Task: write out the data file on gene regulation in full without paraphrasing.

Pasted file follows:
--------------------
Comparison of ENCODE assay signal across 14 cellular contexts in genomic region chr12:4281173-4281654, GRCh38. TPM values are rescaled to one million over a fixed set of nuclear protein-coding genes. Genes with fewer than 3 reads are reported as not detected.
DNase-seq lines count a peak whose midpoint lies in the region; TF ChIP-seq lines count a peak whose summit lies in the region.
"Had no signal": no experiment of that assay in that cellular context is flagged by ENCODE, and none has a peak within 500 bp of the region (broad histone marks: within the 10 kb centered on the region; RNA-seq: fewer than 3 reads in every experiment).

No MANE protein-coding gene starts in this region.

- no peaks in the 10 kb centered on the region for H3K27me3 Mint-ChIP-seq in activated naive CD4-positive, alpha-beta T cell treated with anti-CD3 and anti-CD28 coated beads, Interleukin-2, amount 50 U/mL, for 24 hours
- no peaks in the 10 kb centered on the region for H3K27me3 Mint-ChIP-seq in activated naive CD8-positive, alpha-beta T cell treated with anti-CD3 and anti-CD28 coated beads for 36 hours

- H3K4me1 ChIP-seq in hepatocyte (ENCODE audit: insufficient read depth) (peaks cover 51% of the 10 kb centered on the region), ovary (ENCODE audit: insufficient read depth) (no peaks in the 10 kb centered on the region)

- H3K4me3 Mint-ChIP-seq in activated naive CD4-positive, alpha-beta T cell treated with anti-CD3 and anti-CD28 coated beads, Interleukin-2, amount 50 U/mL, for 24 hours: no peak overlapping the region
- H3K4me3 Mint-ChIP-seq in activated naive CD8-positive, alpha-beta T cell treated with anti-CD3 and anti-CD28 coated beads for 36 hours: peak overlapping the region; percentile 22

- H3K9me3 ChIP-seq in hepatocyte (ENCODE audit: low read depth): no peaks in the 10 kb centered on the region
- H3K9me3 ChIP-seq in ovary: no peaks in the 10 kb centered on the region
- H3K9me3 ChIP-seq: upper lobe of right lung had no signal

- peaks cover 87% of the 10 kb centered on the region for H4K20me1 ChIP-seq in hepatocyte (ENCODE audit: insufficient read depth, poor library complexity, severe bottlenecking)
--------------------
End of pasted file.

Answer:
Comparison of ENCODE assay signal across 14 cellular contexts in genomic region chr12:4281173-4281654, GRCh38. TPM values are rescaled to one million over a fixed set of nuclear protein-coding genes. Genes with fewer than 3 reads are reported as not detected.
DNase-seq lines count a peak whose midpoint lies in the region; TF ChIP-seq lines count a peak whose summit lies in the region.
"Had no signal": no experiment of that assay in that cellular context is flagged by ENCODE, and none has a peak within 500 bp of the region (broad histone marks: within the 10 kb centered on the region; RNA-seq: fewer than 3 reads in every experiment).

No MANE protein-coding gene starts in this region.

- no peaks in the 10 kb centered on the region for H3K27me3 Mint-ChIP-seq in activated naive CD4-positive, alpha-beta T cell treated with anti-CD3 and anti-CD28 coated beads, Interleukin-2, amount 50 U/mL, for 24 hours
- no peaks in the 10 kb centered on the region for H3K27me3 Mint-ChIP-seq in activated naive CD8-positive, alpha-beta T cell treated with anti-CD3 and anti-CD28 coated beads for 36 hours

- H3K4me1 ChIP-seq in hepatocyte (ENCODE audit: insufficient read depth) (peaks cover 51% of the 10 kb centered on the region), ovary (ENCODE audit: insufficient read depth) (no peaks in the 10 kb centered on the region)

- H3K4me3 Mint-ChIP-seq in activated naive CD4-positive, alpha-beta T cell treated with anti-CD3 and anti-CD28 coated beads, Interleukin-2, amount 50 U/mL, for 24 hours: no peak overlapping the region
- H3K4me3 Mint-ChIP-seq in activated naive CD8-positive, alpha-beta T cell treated with anti-CD3 and anti-CD28 coated beads for 36 hours: peak overlapping the region; percentile 22

- H3K9me3 ChIP-seq in hepatocyte (ENCODE audit: low read depth): no peaks in the 10 kb centered on the region
- H3K9me3 ChIP-seq in ovary: no peaks in the 10 kb centered on the region
- H3K9me3 ChIP-seq: upper lobe of right lung had no signal

- peaks cover 87% of the 10 kb centered on the region for H4K20me1 ChIP-seq in hepatocyte (ENCODE audit: insufficient read depth, poor library complexity, severe bottlenecking)